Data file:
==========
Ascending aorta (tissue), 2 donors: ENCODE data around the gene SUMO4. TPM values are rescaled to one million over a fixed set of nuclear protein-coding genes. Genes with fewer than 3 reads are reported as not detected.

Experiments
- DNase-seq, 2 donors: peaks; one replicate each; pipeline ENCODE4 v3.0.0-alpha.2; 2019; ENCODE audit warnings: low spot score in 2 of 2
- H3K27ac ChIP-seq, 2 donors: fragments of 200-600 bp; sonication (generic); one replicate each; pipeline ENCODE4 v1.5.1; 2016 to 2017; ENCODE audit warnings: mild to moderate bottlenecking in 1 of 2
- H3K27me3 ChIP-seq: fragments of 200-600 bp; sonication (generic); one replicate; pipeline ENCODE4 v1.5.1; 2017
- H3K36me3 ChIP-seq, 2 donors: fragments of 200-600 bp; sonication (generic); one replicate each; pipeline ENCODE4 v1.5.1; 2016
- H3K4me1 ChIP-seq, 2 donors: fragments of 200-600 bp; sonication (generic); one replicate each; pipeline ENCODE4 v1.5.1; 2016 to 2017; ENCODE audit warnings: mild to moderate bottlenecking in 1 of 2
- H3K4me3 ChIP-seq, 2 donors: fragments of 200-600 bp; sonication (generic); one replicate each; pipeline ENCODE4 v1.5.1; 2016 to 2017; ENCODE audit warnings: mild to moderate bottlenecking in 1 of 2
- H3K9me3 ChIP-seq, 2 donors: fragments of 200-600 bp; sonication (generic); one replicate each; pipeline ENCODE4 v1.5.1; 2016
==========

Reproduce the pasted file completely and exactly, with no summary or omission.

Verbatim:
Ascending aorta (tissue), 2 donors: ENCODE data around the gene SUMO4. TPM values are rescaled to one million over a fixed set of nuclear protein-coding genes. Genes with fewer than 3 reads are reported as not detected.

Experiments
- DNase-seq, 2 donors: peaks; one replicate each; pipeline ENCODE4 v3.0.0-alpha.2; 2019; ENCODE audit warnings: low spot score in 2 of 2
- H3K27ac ChIP-seq, 2 donors: fragments of 200-600 bp; sonication (generic); one replicate each; pipeline ENCODE4 v1.5.1; 2016 to 2017; ENCODE audit warnings: mild to moderate bottlenecking in 1 of 2
- H3K27me3 ChIP-seq: fragments of 200-600 bp; sonication (generic); one replicate; pipeline ENCODE4 v1.5.1; 2017
- H3K36me3 ChIP-seq, 2 donors: fragments of 200-600 bp; sonication (generic); one replicate each; pipeline ENCODE4 v1.5.1; 2016
- H3K4me1 ChIP-seq, 2 donors: fragments of 200-600 bp; sonication (generic); one replicate each; pipeline ENCODE4 v1.5.1; 2016 to 2017; ENCODE audit warnings: mild to moderate bottlenecking in 1 of 2
- H3K4me3 ChIP-seq, 2 donors: fragments of 200-600 bp; sonication (generic); one replicate each; pipeline ENCODE4 v1.5.1; 2016 to 2017; ENCODE audit warnings: mild to moderate bottlenecking in 1 of 2
- H3K9me3 ChIP-seq, 2 donors: fragments of 200-600 bp; sonication (generic); one replicate each; pipeline ENCODE4 v1.5.1; 2016